As a Peace Corps volunteer teacher in Lesotho, I’m discovering major cultural differences, even in the classroom. What may seem, “normal” in a school in Lesotho, would be cause for jail, in the U.S.
I’m helping grade 7 prepare a debate on, “Are teachers to be blamed for the poor performance of students?”
While brainstorming points on the affirmative side, one girl, Lineo, who is smart and ambitious, brought up the following points which no longer shock me, as I’ve heard them before.
“Teachers fall in love with their students. This can lead to the poor performance of learners as learners would concentrate more on their affairs with teachers, than on their school work. Apart from that, it would not be easy for teachers to correct their learners when they are in love.”
Some male teachers will fail female students who refuse sex or who report them. I have not had anyone at my school report this, but this seems to be common in high schools as well as with professors in college. The problem is that once the girls fails, they lose their tuition fees in college and are forced to quit. One woman told me about this at the college level and is helping college girls win a lawsuit.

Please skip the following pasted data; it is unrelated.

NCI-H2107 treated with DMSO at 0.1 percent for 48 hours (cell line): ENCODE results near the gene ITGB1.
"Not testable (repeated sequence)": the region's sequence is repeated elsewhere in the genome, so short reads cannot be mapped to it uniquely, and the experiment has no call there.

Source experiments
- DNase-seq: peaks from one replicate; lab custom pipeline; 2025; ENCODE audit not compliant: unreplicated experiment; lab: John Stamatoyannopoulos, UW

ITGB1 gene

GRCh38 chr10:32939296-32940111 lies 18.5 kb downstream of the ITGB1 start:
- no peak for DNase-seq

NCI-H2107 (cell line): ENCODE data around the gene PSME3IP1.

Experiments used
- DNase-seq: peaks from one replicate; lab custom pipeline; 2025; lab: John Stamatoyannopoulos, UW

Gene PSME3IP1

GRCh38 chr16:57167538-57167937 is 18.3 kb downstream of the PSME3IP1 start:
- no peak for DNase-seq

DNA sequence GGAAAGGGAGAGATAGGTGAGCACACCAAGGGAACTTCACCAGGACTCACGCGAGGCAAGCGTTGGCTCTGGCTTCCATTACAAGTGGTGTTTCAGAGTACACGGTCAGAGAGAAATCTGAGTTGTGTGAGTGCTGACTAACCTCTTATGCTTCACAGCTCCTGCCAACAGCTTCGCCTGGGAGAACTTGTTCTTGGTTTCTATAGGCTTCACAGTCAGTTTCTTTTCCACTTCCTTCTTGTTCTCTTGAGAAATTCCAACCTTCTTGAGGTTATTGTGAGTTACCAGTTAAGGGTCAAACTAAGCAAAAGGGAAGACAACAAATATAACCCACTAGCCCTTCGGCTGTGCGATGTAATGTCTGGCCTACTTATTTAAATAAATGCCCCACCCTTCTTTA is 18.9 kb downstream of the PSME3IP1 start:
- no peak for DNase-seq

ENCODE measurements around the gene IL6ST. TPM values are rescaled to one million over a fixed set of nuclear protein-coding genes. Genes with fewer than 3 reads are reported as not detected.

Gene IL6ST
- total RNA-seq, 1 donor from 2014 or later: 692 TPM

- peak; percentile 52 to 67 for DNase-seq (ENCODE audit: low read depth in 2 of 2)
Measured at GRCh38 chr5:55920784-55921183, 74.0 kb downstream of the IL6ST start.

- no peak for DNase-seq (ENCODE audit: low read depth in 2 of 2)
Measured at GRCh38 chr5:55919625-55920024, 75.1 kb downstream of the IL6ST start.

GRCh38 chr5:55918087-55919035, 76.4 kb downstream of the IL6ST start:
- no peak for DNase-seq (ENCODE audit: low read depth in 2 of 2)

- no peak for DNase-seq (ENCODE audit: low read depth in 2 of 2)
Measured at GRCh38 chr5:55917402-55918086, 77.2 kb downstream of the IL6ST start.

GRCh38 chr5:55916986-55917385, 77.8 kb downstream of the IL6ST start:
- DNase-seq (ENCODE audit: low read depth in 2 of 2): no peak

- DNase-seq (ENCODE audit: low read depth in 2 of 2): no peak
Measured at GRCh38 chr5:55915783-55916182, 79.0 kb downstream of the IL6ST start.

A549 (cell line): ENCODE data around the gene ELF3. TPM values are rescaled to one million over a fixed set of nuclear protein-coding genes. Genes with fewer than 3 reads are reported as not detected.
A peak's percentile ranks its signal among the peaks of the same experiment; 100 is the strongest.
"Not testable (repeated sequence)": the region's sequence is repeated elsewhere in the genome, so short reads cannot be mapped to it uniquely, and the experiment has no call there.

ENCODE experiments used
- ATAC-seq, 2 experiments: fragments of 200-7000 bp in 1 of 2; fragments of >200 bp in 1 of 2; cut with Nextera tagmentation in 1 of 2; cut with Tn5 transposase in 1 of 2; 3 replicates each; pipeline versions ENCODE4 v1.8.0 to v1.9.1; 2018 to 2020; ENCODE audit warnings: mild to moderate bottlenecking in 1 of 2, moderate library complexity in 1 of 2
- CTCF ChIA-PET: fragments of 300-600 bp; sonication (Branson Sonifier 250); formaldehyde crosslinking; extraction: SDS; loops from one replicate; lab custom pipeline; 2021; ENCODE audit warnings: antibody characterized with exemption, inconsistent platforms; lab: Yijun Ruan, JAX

There was a scandal recently when a teacher killed one of his students in high school, after she told her parents she was pregnant. He wanted to “hide” the evidence.
Lineo also wrote about alcohol.
“Use of alcohol by teacher. When drunk, a teacher would not use the appropriate language or examples to learners. In addition a teacher would not prepare his/her work well.”
Lineo brought up a third point regarding teachers checking their cell phones during class, and not paying attention to their students.
In my school, none of the children have cell phones; their parents cannot afford them, however, all the teachers have one. I agree with Lineo, they are addicted to their phones, and although they don’t use them to Google lessons or to show children photos relevant to what they are teaching, they are constantly checking their phones.
Some of the other points the students brought up:
- The teachers are not interested. They are bored.
- Teachers test their students on topics they have not taught
- Teachers arrive late at school, or do not bother to show up
- Teachers hit the children with sticks. (I’ve seen this happen.)
- Teachers don’t speak English to the children, even tough the curriculum is in English
- The teacher is not qualified, or does not teach well
- The teachers are often in conflict with one another
We did a mock debate, and I was teaching the kids how to project their voices, and become more confident in expressing themselves. I can see light bulbs going off in Lineo’s head. I cannot believe her mother died a few days ago, and yet she doesn’t seem to show any sorrow. How come? Was she not close to her?
There are so many things I’m learning about the Basotho culture, and many that I cannot understand.